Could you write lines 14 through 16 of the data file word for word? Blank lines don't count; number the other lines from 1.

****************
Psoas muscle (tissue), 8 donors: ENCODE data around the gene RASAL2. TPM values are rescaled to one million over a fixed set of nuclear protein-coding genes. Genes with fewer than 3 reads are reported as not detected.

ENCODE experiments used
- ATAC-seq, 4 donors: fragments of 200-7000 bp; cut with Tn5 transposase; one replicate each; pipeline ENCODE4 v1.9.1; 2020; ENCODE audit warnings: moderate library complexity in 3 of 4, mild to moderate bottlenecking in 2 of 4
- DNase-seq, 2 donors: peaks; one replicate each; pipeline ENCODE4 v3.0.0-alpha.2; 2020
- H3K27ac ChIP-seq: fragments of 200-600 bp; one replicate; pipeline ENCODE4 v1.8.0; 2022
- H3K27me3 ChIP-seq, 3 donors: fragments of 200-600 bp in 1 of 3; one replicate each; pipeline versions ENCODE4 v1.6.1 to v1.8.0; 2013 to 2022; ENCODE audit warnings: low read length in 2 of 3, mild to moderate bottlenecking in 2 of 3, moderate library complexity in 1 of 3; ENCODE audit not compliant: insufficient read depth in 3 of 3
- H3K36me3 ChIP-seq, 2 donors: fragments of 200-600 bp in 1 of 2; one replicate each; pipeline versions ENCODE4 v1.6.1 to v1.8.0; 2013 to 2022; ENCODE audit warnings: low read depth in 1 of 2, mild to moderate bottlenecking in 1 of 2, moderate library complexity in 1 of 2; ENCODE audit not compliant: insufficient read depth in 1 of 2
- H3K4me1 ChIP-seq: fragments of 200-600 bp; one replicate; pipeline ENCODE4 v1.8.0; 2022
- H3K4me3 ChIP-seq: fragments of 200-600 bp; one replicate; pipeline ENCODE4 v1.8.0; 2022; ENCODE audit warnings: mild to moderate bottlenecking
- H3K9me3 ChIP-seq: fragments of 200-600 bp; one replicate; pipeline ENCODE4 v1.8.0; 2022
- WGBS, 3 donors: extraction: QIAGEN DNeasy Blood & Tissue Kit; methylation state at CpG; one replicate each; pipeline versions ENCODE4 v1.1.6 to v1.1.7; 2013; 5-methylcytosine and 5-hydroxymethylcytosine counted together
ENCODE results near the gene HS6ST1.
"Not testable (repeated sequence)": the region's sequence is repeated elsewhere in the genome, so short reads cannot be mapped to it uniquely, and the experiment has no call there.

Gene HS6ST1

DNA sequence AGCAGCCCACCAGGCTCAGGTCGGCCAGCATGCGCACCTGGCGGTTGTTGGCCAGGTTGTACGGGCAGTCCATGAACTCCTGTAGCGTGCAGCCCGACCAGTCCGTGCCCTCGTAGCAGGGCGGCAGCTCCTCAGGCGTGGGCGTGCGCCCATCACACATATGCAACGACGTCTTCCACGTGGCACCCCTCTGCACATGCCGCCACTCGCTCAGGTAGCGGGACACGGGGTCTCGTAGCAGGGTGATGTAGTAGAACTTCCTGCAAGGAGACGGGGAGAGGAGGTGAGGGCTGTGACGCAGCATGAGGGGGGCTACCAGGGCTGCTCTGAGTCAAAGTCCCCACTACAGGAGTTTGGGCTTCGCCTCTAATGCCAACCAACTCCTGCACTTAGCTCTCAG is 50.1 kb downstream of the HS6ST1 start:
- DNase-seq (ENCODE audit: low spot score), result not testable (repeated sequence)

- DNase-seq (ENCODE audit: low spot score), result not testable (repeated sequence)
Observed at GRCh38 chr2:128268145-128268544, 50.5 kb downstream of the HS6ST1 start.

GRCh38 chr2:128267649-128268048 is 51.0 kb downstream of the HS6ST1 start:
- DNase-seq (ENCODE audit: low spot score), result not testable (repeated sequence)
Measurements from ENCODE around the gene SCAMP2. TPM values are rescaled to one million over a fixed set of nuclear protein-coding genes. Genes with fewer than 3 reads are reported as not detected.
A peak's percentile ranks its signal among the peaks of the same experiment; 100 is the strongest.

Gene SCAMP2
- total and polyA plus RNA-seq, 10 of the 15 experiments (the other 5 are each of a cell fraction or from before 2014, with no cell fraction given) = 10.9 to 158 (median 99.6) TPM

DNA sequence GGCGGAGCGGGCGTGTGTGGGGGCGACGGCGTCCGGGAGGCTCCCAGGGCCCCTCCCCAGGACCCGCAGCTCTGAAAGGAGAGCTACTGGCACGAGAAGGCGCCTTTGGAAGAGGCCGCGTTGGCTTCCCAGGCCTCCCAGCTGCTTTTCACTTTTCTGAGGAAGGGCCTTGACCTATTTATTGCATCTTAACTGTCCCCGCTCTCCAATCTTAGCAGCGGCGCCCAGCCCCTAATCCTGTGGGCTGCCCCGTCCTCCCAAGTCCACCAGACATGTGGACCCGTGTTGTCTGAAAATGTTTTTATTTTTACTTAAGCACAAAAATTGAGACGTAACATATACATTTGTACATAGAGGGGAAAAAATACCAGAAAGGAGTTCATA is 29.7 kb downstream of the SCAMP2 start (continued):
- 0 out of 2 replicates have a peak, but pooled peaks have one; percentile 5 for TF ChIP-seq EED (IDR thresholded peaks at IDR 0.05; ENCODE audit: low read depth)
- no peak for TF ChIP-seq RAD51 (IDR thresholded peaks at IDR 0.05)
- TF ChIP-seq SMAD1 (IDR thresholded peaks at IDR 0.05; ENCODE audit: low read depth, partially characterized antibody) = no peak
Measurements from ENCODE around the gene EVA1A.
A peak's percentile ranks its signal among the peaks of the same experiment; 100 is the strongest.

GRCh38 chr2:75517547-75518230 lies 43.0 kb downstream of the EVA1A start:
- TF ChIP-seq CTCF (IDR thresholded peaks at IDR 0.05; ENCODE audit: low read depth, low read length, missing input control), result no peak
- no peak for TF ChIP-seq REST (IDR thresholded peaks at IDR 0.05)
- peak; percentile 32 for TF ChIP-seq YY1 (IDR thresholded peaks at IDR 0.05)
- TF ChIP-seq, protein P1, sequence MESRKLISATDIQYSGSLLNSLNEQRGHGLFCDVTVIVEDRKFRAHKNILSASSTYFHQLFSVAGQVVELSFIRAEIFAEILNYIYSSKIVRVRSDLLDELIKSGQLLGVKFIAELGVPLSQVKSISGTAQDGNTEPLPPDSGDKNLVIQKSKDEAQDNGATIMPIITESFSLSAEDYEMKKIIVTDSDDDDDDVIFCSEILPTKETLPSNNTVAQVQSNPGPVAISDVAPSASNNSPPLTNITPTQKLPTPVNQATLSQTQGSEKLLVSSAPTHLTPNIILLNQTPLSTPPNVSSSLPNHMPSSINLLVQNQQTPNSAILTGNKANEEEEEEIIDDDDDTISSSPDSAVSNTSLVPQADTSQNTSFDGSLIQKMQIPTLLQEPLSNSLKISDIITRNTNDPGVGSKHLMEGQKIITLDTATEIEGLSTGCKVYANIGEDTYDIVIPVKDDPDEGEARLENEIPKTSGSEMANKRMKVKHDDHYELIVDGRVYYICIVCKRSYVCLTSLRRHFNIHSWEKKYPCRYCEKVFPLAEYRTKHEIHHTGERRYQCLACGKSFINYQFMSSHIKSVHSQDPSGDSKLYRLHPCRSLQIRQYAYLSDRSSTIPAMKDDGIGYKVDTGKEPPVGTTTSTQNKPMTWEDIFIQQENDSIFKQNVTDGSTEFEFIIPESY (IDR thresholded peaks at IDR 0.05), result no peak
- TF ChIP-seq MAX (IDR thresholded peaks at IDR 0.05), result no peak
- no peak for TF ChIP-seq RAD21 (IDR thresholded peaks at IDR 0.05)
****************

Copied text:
Gene HS6ST1

DNA sequence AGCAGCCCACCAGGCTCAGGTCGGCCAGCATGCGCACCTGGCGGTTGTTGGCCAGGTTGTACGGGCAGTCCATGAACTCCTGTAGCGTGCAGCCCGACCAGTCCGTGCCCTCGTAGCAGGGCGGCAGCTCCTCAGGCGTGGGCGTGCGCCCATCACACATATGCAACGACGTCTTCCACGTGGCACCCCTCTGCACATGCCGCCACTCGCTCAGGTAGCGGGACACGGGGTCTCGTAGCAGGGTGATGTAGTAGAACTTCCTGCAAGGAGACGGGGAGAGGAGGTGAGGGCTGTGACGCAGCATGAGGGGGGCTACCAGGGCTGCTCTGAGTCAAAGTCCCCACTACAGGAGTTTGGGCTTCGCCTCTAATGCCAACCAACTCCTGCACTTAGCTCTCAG is 50.1 kb downstream of the HS6ST1 start:
- DNase-seq (ENCODE audit: low spot score), result not testable (repeated sequence)